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Training Intensity Table
Code Type Typical repeats  Heart Rate Guideline % Effort
A1  Aerobic Low Intensity Skills Drills Any Distance 90 BPM -140 BPM 50-70%
A2 Aerobic End/ Maintenance Generally longer 400m + 140-160 BPM ( 50-30 BBM) 50-70%
A3 Aerobic Development 100,200,400,800 1500m Repeats 140-180 BPM (50-30 BBM) 60-85%
AT Aerobic/Anaerobic Threshold 200 - 1500  30%-50% swim time rest intervals 160-180 BPM (30-10BBM) 80-95%
Overload Aerobic Overload VO2 Max 200 - 1500  5%-10% swim time rest intervals 170-180 BPM (20-10BBM) Max
Aerobic Overload Anaerobic Development 100m or shorter 170-190 BPM (20- 0 BBM) Max
La Prod Lactate Production  100m or shorter Long rest & Recovery swims 190 Max
LA Tol Lactate Tolerance 100m or shorter  Less rest no recovery swim 190 Max
HVO / MVO High speed / Max speed  75m or Less Max Max
ATCP Short Burst alactic  25m or less N/A Max
Glossary of Terms
BPM = Heart Beats measured per minute
BBM = Heart Beats Below Maximum Heart Rate
Aerobic = Type of exercise using oxygen based energy regeneration
Anaerobic = Type of exercise based on energy supplied by muscle stores and glycogen producing lactic acid as a by-product
Alactic = Exercise using energy from the Creatine Phosphate system
VO2 = Volume of oxygen uptake 

 

The Bedrock of my Coaching Philosophy


In the many years of coaching experience gained I more than ever have total belief in creating an environment to allow athletes to drive themselves and continually encourage good decision making with sound advice to help them reach these decisions.

I was sent this thought provoking article which sums up my ethos in a practical story. Please take the time to read it and reflect upon the really well made message.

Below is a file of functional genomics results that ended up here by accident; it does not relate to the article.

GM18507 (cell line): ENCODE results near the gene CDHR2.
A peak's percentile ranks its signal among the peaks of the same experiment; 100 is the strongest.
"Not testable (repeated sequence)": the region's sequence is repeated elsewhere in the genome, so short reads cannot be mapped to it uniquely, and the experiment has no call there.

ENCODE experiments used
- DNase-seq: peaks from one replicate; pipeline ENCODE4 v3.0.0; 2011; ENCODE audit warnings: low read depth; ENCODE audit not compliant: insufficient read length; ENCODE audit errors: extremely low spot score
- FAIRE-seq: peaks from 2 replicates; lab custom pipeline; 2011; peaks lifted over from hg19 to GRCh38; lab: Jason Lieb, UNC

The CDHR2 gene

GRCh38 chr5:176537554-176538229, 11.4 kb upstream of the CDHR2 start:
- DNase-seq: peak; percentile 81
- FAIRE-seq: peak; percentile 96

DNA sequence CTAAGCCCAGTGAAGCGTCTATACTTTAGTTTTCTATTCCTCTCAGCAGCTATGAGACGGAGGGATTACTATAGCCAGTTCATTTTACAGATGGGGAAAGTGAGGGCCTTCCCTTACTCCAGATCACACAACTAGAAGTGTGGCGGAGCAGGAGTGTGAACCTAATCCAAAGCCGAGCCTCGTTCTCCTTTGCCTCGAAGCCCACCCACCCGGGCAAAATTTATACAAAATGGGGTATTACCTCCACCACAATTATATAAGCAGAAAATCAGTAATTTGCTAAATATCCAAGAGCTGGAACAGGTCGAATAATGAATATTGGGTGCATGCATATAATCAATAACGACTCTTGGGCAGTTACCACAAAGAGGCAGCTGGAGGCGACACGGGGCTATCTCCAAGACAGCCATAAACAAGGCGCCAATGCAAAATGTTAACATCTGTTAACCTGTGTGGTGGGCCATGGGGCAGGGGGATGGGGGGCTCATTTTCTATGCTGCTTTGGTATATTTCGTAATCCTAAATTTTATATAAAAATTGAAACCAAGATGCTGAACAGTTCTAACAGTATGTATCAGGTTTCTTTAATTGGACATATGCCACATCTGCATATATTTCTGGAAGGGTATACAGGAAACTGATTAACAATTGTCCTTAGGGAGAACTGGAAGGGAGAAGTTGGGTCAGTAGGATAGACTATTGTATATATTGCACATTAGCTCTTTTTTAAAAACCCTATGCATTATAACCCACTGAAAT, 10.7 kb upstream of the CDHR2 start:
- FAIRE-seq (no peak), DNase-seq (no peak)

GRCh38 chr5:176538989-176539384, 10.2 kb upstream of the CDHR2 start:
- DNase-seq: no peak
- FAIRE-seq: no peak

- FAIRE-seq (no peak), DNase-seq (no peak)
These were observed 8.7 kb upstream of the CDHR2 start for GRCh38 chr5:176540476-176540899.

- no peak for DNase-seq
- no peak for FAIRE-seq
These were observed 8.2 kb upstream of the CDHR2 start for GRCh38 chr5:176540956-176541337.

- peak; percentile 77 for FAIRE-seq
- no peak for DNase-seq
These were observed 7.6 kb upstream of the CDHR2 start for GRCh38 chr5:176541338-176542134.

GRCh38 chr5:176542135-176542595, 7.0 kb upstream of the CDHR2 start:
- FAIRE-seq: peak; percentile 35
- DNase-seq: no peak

Do you want to keep riding down the path or shall we turn around and ride back to Mum?”

“I want ride down this way, Dad.”

It was an option that I hadn’t even considered. My 3-year-old daughter was pointing down a grass slope that stretched down and away from the concrete path on which we stood.

I hesitated for a moment. This would be by far the most difficult thing she had attempted on the balance bike. After receiving the bike for her third birthday some months before, progress had been intermittent, as was her interest. She had always tired quickly of any “practice” even sometimes protesting at the mere suggestion of getting the bike out. Her improvement had taken a bit of an upturn lately – she was now able to generate a little bit of speed on a flat surface – but the prospect of racing down a hill was entirely different to riding around in front of our garage.

I expected a tentative attempt from her, but once she was in position at the lip of the slope, she kicked off and rolled over the edge. I jogged after her, watching anxiously. She built up speed as she ran her feet along the ground on either side of the bike, she a wobbled a little but maintained control. She was going faster than ever before when she lifted both feet off the ground and coasted . . . and coasted . . . and kicked again . . . and coasted some more. She rode faster and further than she ever had before. It was a huge improvement. A monumental leap forward. I was proud, relieved and frankly amazed.

When she finally came to a stop she looked up at me triumphantly and shouted: “Again!” She immediately wheeled her bike around and rode it back up the hill.